What do you look for in a resume and background that many candidates might not consider?
I’ll share something Dominic Barton, McKinsey’s global managing director, told summer associates this past July at our North America Summer’s Conference in Miami. During a Q&A session, someone asked him what he’d suggest people focus on for a successful career. His answer was deceptively simple – “be interesting.” He went on to tell a few stories of how much he enjoys getting to know colleagues and clients as he travels around the world and those who have more than work to talk about stand out – as colleagues and client leaders. They have interests, hobbies, skills, and passions. They are excellent business people who relate well to others, have empathy and know who they are themselves. That’s what makes them distinctive and interesting and successful.
If an MBA was weighing an offer from McKinsey and another firm, what would give you the edge?
I would talk to the person about a couple things. First of all, scale matters so make sure you know how the firms you’re considering compare. McKinsey is in more than 60 countries with more than 100 offices, which translates into enormous depth, breadth and opportunity. Our people have the opportunity to work anywhere in the world – near home or on the other side of the world – and they can tap into a truly global network of experts and expertise, of research, of colleagues who work to serve clients and find the best answers to the most complex questions.
I often say to candidates that if you know what you want to do, come to McKinsey because we likely do it. I also say that if you don’t know what you want to do, you should also come to McKinsey because it’s an excellent place to test out different industries and functions and find out where your passion is.
Beyond the impact of scale on client service, scale helps your career trajectory and a McKinsey network can be the best career tool a person can have. There is someone at McKinsey – or among our 28,000 alumni – who knows a lot about almost any topic you can imagine. Our culture is such that an email or phone call is all you need to connect with that person. And that goes for questions about client work or for when it’s time to take your next step within or beyond McKinsey.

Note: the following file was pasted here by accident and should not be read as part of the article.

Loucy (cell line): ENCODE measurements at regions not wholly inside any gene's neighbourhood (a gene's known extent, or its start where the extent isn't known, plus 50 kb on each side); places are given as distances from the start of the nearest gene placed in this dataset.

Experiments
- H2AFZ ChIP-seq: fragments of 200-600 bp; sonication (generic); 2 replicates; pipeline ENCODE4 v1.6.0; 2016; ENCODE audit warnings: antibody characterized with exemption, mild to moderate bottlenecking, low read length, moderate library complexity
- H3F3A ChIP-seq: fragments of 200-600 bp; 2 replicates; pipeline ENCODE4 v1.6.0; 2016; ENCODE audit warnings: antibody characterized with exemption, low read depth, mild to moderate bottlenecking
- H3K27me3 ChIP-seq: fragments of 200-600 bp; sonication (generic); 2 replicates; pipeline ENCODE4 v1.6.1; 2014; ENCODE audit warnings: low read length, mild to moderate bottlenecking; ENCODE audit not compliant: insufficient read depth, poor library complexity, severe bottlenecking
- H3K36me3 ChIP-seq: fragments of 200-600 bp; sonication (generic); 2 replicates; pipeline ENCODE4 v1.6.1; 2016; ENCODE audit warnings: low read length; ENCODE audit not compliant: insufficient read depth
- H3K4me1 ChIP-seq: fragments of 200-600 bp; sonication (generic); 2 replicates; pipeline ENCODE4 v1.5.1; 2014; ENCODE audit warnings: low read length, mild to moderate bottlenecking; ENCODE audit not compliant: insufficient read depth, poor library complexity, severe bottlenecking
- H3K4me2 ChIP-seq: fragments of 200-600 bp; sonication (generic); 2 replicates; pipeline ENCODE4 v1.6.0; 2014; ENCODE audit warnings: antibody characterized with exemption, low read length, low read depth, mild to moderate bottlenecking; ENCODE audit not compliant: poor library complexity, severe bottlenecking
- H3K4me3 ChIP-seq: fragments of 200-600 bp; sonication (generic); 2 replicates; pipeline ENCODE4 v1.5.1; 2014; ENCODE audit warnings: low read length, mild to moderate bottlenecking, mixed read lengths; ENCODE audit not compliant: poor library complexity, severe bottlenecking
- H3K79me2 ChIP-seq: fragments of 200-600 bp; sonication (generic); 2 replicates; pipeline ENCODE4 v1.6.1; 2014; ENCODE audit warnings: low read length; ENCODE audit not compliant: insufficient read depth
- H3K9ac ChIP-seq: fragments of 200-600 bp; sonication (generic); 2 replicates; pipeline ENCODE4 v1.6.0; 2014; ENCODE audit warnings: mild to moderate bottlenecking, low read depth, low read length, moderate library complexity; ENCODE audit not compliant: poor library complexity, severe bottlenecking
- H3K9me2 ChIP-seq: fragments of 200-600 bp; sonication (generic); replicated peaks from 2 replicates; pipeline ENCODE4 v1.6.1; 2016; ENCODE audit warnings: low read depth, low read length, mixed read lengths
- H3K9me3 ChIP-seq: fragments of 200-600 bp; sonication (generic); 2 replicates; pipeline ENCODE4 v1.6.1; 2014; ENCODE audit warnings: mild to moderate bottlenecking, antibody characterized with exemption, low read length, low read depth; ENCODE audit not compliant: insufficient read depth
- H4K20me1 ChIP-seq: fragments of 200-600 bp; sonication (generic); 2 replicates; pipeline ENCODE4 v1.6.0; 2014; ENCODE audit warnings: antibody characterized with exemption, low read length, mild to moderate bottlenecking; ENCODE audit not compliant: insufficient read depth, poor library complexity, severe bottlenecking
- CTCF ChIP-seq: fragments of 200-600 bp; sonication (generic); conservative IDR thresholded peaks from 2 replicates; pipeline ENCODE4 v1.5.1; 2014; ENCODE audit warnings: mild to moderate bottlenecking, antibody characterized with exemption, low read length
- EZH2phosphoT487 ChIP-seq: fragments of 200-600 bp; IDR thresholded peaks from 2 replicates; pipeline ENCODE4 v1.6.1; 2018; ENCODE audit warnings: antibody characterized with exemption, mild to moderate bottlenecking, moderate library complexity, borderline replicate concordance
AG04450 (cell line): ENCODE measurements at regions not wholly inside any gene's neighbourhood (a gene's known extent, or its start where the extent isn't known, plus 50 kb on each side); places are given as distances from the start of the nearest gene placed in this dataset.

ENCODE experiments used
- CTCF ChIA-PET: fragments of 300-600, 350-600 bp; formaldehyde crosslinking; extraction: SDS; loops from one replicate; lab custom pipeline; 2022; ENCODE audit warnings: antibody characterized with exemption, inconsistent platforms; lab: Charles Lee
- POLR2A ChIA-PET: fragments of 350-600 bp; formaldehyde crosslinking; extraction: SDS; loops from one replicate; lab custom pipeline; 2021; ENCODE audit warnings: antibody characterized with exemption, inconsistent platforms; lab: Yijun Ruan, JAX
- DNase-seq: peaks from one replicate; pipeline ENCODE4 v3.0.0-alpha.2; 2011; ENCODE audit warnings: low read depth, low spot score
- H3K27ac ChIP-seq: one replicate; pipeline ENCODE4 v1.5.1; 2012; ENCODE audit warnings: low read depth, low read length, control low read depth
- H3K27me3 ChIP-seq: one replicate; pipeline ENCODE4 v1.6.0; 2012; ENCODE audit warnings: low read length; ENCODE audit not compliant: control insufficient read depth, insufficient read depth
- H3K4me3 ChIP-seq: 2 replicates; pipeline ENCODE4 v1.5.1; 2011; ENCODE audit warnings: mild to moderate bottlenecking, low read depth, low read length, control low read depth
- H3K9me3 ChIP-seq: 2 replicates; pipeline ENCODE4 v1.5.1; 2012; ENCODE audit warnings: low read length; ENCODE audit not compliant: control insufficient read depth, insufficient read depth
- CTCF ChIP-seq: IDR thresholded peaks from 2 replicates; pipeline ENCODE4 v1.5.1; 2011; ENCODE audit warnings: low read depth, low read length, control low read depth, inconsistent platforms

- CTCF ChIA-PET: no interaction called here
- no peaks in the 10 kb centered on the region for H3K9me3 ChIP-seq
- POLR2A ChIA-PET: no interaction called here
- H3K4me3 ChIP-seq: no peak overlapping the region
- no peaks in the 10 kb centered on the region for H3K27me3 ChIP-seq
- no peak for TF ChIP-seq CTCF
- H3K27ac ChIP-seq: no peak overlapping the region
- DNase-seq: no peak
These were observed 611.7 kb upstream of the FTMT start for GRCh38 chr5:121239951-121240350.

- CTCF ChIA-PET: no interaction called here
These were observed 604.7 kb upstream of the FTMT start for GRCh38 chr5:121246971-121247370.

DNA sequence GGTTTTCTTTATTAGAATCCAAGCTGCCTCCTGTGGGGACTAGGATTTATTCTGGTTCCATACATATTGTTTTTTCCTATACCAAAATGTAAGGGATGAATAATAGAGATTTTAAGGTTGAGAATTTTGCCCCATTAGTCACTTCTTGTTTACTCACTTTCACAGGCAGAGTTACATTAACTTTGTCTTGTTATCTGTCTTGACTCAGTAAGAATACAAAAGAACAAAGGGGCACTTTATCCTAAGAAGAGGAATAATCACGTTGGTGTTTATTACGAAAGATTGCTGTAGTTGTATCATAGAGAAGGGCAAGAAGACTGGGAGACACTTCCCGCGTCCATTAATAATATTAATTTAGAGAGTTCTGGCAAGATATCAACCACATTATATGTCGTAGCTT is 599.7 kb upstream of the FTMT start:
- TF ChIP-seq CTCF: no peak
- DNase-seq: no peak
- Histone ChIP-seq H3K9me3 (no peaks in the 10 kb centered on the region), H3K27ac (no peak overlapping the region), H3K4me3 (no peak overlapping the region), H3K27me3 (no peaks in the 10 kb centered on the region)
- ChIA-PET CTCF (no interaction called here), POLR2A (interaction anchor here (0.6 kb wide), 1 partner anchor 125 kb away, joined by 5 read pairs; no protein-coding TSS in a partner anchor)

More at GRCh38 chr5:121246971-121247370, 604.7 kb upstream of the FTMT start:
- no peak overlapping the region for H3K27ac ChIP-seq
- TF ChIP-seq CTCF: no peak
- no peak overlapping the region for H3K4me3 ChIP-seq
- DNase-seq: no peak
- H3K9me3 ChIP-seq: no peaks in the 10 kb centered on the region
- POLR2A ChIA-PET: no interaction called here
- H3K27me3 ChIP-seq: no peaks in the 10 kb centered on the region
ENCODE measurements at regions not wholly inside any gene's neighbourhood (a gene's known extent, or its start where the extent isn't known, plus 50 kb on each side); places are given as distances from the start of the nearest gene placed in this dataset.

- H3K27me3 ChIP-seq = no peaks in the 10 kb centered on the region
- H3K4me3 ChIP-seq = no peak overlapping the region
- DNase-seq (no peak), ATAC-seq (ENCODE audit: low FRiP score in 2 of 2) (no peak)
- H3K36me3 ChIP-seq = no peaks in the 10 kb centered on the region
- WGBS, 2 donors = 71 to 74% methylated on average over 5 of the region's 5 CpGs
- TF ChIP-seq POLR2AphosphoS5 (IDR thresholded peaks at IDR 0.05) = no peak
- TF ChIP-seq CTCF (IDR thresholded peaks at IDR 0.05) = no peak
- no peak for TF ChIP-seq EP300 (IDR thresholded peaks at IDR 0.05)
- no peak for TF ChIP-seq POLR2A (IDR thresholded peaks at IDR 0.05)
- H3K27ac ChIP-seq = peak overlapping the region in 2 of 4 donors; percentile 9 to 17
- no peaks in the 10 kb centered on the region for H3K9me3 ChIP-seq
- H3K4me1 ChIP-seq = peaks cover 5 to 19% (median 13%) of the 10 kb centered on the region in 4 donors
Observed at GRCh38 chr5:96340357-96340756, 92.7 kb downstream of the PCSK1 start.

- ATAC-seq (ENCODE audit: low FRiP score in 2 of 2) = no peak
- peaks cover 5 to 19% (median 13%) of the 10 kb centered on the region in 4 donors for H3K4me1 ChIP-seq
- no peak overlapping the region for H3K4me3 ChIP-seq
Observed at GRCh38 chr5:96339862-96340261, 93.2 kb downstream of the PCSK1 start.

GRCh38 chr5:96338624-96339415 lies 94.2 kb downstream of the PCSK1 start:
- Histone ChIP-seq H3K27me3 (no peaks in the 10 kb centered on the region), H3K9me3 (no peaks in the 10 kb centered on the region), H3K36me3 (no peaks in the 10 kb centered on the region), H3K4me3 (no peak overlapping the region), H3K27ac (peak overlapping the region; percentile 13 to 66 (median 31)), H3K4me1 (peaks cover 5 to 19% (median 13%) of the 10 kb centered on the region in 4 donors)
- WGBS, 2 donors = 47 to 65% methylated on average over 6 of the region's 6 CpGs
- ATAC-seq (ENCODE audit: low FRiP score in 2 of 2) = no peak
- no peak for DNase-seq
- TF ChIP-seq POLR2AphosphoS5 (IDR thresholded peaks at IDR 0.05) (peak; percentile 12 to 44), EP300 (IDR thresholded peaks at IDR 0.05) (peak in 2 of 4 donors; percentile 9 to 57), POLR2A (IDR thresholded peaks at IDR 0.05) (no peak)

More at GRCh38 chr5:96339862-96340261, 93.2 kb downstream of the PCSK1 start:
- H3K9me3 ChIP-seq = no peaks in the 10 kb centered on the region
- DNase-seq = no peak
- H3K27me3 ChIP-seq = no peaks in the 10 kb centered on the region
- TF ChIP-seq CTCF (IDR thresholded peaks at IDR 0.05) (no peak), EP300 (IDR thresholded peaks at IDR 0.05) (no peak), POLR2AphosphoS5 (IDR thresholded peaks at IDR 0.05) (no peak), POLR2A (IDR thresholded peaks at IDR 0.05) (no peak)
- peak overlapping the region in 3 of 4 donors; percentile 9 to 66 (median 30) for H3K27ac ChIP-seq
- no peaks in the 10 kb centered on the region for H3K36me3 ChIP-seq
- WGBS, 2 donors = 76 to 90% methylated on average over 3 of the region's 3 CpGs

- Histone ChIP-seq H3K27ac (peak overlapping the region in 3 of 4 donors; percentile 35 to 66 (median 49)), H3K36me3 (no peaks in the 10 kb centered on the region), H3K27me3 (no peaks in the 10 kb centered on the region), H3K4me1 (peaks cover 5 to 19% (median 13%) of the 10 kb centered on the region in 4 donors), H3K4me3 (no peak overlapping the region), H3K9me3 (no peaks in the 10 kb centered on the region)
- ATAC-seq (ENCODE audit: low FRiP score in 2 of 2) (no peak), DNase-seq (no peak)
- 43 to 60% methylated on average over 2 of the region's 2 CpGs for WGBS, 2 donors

Secondly, I would talk to the person about how McKinsey is evolving and reinventing the consulting industry. Professor Clay Christianson at Harvard wrote about the disruption of the management consulting industry and specifically cited McKinsey as a best practice. This is important from both a client service and career standpoint… a candidate should join an organization that is vibrant and strategically positioned.
Recruiting can be a two-way street. What has McKinsey done to make itself more appealing to MBA candidates?
Not surprisingly, we do a lot of analysis of what our people and recruits value in their careers. We are always looking at what we can offer our people to help them grow and get the most out of their career and life. One theme is flexibility: A single program doesn’t fit everyone so we encourage people to ask for what they need and we promote an environment of flexibility and respect.
A couple initiatives I will mention are Take Time and Pace.
Our Take Time program allows consultants to take extra time off (typically 5-10 weeks per year beyond vacation time) between engagements for their personal interests and passions. It could be to spend time with family, study, pursue a hobby or go on a dream trip. This model takes advantage of the project-based nature of consulting and helps consultants take additional time away so they can focus on other areas of their lives. The initiative has been around for a few years and has been wildly popular. he stories I’ve heard of what people do – play in a concert series, write a novel, finish a degree, travel and volunteer abroad – are cool and inspiring.
[Editor’s Note: To read some of these inspiring stories, click here.]
Another great initiative is the Pace program, which recognizes that not everyone wants to advance their career at the same speed and gives consultants more control over their career trajectory. While professional services traditionally used the ‘up or out’ model where people had to advance at a standard rate, McKinsey doesn’t adhere to that strict model and, again, recognizes that flexibility is key.
Pace provides the option for consultants to stay in their current role longer, while continuing to develop and be challenged professionally. The program gives participants greater control over their career progression by reducing the pressure to fulfill requirements for the next role. The feedback so far has been overwhelmingly positive and we find our consultants appreciate the flexibility and alternative ways to manage their careers.